Plant load management performance includes faster response time, less waste, a large margin between operating range and safety system actuation, and passive accommodation for load swings.
An important aspect of the AP1000® PWR design philosophy focuses on reactor operability and maintainability. The passive safety features use a much smaller number of valves than do the multiple trains of active pump-driven systems, and there are no safety pumps at all; so, there is less in-service testing to perform. In particular, simplified safety systems reduce surveillance requirements, significantly simplifying technical specifications and reducing the likelihood of forced shutdowns. Lower operating and maintenance requirements lead to smaller maintenance staffs.
The variable-speed canned-motor reactor coolant pumps (RCPs) simplify reactor startup and shutdown operations because they are capable, for example, of reducing RCP speed during reactor cooldown and providing the capability to vary RCP speed to better control shutdown operating-mode transitions. The RCPs operate at constant speed during power operations, simplifying control actions during load shifts.
The digital I&C design significantly reduces required I&C surveillance testing and simplifies trouble-shooting, repair and post-maintenance testing. The reactor includes automation of some cooldown operations and improved steam-dump, low-pressure performance. The advanced control room design significantly improves the operator interfaces and reactor operations capabilities.
Overall, the selection of proven components has been emphasized to ensure a high degree of reliability and reduced maintenance requirements. Component standardization reduces spare-parts inventories, maintenance, training requirements, and allows shorter maintenance times. Built-in testing capability is provided for critical components.
Reactor layout ensures adequate access for inspection and maintenance. Laydown space provides for staging of equipment and personnel, equipment removal paths, and space to accommodate remotely operated service equipment and mobile units. Access platforms and lifting devices are provided at key locations, as are service provisions such as electrical power, demineralized water, breathing and service air, ventilation and lighting, and computer-data-highway connections.
The AP1000 reactor also incorporates radiation exposure reduction principles to keep worker dose as low as reasonably achievable (ALARA). Exposure length, distance, shielding, and source reduction are fundamental criteria that are incorporated into the design with the result of:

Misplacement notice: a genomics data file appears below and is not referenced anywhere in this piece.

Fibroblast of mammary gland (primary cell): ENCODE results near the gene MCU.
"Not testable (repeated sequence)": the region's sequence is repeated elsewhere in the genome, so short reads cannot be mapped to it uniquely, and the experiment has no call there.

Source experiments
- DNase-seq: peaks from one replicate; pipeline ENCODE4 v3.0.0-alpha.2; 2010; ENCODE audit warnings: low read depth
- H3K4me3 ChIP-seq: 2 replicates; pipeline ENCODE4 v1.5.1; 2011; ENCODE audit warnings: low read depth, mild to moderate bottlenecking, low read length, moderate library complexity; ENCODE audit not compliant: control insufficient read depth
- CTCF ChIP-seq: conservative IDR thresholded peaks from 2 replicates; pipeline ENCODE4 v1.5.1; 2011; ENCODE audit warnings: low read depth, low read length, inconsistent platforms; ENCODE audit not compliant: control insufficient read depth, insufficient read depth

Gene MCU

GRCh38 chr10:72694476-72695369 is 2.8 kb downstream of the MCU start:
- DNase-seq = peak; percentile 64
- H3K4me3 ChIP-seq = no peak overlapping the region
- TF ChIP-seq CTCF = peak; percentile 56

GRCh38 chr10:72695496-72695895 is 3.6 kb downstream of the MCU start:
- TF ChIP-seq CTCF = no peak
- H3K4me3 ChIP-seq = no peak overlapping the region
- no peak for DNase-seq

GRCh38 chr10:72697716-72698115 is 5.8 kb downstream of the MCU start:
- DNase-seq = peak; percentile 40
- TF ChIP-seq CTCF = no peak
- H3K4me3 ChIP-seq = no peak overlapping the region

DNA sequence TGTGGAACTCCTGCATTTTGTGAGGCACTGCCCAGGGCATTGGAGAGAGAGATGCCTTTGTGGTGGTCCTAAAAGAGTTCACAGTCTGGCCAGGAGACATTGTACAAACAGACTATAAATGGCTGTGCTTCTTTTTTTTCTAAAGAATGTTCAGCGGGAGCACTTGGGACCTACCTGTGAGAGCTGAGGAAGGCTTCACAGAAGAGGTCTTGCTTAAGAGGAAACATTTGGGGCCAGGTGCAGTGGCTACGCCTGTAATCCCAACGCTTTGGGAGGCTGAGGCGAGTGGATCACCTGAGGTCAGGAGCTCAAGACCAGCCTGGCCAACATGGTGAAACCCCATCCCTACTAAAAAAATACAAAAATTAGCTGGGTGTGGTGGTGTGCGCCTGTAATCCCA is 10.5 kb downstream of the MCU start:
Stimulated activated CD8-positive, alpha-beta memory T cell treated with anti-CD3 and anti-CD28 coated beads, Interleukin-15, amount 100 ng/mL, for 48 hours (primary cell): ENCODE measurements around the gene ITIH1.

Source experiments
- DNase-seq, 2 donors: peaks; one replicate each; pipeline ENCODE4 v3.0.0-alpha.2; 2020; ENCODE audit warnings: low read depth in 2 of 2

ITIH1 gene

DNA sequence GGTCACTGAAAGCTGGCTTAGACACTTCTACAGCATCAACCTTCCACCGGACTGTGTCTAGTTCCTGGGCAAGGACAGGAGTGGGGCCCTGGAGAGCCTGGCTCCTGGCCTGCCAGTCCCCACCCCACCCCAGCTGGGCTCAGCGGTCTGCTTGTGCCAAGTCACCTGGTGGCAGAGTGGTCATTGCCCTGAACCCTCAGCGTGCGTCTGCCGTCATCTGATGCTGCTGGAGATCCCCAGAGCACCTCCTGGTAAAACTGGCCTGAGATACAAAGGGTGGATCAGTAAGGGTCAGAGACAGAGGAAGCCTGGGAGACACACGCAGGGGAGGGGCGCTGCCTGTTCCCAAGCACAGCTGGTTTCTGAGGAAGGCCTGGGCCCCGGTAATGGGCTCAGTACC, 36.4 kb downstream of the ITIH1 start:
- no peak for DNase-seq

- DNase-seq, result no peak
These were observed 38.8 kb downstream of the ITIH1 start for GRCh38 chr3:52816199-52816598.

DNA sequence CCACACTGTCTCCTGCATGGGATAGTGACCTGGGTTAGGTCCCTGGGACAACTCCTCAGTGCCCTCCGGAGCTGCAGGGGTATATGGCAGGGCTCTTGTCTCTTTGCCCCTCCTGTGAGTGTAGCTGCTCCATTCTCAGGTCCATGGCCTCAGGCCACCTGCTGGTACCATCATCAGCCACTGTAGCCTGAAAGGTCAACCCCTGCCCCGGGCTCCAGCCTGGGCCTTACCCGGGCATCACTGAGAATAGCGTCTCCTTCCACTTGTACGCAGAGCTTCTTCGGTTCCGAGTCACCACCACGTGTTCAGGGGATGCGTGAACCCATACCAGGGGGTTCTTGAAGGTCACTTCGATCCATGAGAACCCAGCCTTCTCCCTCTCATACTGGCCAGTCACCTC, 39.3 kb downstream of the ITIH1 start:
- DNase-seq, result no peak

The AP1000 reactor is designated for rated performance with up to 10 percent of the steam-generator tubes plugged and with a maximum hot-leg temperature of 321.1°C (610°F). The reactor is designed to accept a step-load increase or decrease of 10 percent between 25 and 100 percent power without reactor trip or steam-dump system actuation, provided that the rated power level is not exceeded. Further, the AP1000 reactor is designed to accept a 100 percent load rejection from full power to house loads without a reactor trip or operation of the pressurizer or steam generator safety valves.
The AP1000 reactor’s outstanding early performance has an 85.6% average Operation Availability Factor. This includes the SM2 unit with the early RCP issue. The remaining 3 AP1000 units' Operation Availability Factor is 93% - the industry's best.
With four units setting records in full commercial operation, the AP1000 reactor represents the most advanced technology available today, able to supply over 1 GW of electricity to centralized power grids.
Operating nuclear plants in the U.S. are already competitive producers of electricity compared to coal-fired plants. That virtue is enhanced by fuel cost comprising only about 25 percent of the production costs of a nuclear plant. The remaining 75 percent of production cost is the fixed cost of operation and maintenance.
That means that nuclear power production is less sensitive to changes in fuel costs than coal-fired plants where fuel costs can be more than 75 percent of the production cost. The AP1000 reactor’s modern design will engender even less expensive production by requiring less manpower for O&M than current plants for many reasons, including:
An independent study by the Institute of Nuclear Power Operations (INPO) determined that a passive “single, mature Advanced Light Water Reactor” would require about one-third less O&M staff than a currently operating nuclear plant.